Religion: A First Go at Radical Classification STUART HALL: Racially classifying systems themselves have a history and their modern history seems to emerge where peoples of very different kinds first encounter and have to make sense of peoples of another culture who are significantly different from them, and that we can date when that historical encounter occurred (I dont want to talk about that at the moment).
MEDIA EDUCATION FOUNDATION | www.MEDIAED.org
This transcript may be reproduced for educational, non-profit uses only.

1997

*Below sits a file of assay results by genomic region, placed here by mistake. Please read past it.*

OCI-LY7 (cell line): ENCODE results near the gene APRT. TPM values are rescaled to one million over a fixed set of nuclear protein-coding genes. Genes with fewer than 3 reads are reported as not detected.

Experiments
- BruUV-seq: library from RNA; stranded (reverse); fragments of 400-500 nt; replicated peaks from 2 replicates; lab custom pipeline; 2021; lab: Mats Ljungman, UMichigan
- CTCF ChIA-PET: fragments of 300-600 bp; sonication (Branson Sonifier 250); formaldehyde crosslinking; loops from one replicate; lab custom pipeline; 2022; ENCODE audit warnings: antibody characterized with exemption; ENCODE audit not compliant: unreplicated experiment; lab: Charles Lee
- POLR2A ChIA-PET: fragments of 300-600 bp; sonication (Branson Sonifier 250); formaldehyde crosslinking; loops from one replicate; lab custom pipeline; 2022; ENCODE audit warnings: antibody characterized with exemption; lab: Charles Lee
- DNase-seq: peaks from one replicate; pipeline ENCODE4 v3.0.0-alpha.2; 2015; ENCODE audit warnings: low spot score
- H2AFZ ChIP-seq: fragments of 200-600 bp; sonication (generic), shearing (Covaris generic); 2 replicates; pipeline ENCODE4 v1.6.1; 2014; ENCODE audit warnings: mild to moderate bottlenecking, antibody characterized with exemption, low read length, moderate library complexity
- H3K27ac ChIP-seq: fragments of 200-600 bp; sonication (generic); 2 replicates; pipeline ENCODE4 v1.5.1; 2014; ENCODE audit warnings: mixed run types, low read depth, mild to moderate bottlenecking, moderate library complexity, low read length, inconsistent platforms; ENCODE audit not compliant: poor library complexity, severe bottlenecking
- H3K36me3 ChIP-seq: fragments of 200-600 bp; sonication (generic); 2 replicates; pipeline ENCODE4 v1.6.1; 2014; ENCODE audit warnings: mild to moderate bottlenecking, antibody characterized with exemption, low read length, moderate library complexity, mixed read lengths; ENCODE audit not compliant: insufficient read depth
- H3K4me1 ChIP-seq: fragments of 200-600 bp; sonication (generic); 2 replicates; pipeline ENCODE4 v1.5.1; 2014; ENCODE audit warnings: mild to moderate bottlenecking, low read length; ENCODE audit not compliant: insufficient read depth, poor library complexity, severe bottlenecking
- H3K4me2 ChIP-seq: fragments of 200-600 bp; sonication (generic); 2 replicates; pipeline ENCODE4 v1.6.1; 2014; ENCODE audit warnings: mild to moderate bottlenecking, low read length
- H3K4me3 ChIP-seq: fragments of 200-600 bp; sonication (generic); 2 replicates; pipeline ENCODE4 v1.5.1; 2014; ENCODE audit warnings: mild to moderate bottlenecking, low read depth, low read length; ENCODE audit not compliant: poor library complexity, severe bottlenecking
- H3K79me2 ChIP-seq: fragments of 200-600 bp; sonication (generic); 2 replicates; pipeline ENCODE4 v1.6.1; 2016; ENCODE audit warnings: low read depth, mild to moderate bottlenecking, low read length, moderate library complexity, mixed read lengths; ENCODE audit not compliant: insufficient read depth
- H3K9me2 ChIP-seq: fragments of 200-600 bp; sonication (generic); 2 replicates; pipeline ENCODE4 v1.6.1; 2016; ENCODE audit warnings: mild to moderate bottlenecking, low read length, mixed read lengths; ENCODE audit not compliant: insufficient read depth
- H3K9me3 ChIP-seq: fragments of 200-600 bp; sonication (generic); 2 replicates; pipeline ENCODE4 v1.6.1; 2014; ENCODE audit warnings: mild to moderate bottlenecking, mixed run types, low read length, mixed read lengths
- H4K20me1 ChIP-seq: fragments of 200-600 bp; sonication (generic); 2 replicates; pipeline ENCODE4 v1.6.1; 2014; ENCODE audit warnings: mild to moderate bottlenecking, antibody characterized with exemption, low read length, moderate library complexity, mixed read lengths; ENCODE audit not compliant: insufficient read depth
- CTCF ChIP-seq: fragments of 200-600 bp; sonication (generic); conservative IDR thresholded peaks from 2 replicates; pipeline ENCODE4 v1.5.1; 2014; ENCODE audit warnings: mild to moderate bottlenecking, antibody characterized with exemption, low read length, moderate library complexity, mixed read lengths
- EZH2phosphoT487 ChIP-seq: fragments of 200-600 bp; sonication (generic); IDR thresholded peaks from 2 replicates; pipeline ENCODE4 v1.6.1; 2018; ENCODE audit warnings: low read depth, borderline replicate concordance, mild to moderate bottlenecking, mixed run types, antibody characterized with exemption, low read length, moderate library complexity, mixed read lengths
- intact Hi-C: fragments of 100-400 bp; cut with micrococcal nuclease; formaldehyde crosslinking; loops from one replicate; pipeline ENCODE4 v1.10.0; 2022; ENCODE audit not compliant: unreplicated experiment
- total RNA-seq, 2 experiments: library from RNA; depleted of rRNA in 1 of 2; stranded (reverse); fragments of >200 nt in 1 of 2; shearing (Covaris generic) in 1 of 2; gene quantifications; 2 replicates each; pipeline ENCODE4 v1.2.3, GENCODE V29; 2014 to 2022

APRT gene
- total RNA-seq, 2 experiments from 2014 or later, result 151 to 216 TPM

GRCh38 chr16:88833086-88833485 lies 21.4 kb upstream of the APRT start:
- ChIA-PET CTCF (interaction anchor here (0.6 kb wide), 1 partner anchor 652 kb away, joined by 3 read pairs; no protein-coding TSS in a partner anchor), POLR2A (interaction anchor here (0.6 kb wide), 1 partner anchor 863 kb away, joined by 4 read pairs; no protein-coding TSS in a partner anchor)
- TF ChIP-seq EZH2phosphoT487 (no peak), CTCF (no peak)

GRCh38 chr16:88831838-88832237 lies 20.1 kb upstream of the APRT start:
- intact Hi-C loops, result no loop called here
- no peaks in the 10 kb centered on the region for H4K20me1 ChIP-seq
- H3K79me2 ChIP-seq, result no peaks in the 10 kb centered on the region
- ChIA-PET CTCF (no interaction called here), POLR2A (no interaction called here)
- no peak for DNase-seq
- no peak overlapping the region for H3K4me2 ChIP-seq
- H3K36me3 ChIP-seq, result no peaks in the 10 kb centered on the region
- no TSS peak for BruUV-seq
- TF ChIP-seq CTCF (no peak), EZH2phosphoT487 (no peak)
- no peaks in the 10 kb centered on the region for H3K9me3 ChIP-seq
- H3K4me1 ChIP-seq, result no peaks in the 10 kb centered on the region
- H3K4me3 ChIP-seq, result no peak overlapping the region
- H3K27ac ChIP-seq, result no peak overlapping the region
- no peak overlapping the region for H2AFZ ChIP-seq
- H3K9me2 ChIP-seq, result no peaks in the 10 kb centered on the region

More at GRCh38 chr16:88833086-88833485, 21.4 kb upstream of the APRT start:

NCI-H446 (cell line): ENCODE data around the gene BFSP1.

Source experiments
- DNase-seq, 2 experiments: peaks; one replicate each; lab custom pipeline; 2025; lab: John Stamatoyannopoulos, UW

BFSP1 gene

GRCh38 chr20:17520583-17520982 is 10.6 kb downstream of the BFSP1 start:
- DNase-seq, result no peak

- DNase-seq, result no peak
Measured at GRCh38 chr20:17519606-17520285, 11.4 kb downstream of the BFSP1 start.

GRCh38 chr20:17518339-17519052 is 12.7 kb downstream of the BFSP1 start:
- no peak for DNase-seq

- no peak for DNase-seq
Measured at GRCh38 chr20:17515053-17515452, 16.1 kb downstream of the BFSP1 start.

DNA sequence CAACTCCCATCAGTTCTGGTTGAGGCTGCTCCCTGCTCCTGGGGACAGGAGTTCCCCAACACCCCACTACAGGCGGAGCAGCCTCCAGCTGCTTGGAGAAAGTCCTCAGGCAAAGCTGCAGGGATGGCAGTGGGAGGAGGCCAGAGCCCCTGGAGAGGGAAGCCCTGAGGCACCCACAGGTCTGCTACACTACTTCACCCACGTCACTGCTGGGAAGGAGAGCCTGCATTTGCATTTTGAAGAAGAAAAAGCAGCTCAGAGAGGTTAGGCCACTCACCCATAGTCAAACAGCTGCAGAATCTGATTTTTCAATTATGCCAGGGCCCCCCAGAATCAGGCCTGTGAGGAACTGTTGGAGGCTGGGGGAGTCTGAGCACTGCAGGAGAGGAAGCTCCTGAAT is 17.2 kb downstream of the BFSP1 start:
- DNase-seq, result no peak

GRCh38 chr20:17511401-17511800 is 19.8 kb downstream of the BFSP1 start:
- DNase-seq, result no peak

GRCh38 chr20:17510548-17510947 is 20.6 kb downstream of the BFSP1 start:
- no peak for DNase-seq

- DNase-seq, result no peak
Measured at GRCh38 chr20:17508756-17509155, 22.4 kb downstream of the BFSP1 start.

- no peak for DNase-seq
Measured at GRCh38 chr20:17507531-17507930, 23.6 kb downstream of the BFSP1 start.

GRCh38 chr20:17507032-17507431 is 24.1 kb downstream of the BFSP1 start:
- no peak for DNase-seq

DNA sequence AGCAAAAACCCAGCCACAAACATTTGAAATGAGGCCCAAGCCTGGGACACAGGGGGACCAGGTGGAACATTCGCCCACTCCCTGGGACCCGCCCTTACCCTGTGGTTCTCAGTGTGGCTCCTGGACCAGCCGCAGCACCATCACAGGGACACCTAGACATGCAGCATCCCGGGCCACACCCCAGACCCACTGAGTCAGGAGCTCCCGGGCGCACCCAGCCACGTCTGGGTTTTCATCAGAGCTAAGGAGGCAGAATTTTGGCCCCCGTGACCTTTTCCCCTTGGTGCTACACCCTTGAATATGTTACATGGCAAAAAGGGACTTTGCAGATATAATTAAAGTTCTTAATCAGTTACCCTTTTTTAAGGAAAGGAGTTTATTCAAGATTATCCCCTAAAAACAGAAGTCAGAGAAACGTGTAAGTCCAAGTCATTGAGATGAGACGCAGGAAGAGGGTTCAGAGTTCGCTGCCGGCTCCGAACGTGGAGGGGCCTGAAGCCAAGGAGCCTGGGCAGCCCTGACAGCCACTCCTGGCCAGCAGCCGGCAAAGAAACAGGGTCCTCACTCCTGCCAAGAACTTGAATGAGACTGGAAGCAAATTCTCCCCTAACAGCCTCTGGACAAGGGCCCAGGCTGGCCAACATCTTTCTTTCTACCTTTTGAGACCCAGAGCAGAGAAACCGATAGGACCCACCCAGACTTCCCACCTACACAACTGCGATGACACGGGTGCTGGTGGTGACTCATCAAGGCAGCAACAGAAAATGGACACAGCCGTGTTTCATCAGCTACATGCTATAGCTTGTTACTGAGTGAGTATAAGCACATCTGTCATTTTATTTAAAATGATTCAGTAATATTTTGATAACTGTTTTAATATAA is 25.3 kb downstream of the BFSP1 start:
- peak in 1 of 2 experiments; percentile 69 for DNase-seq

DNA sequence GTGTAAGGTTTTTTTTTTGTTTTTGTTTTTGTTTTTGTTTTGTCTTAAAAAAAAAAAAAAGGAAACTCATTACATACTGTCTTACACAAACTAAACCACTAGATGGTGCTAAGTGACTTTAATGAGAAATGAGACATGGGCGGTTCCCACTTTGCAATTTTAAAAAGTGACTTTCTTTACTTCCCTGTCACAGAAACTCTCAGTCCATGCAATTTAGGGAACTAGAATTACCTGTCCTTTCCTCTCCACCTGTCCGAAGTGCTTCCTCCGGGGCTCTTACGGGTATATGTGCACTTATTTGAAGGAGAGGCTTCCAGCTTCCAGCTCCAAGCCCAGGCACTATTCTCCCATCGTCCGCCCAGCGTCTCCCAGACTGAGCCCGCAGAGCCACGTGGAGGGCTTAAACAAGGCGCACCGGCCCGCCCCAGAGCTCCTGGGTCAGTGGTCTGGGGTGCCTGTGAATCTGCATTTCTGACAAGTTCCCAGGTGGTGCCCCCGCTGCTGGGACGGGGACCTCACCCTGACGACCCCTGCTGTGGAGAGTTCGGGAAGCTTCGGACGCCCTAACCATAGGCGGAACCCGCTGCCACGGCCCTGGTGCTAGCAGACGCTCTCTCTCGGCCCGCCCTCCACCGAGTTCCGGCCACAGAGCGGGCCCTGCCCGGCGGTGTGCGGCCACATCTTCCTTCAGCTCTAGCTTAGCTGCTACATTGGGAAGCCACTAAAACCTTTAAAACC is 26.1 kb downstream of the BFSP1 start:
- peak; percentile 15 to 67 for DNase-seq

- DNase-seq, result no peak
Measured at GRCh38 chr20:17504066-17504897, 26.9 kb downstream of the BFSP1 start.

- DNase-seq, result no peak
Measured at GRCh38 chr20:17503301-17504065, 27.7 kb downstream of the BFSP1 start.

11 When the Old World first encountered the New, peoples of the New World, they put to them a question; its the famous question that Sepulveda put to Las Casas when the subject was debated within the Catholic Church of, what is the nature of the peoples that we have found in the New World? Now, they didnt say what I think the religious amongst you would like to hear them say, well, these are, are they not, men like us, and our brothers? Are they not women like us, and our sisters? No, they didnt say that, that took a very, very long time to come about two or three hundred years before the Abolitionist movement thought of putting a question like that. No, what they said are, Are these true men? That is to say, do they belong even to the same species as we do, or are they born of another creation? And here for centuries it was not science, but religion, religion standing as the signifier of knowledge and truth. Where the human science is, and then science itself was later destined to stand, which would ground the truth of human difference and diversity in some fact which was controllable which could put them over there, and us over here; them in the boats and us on top of the civilization that we had conquered and so on.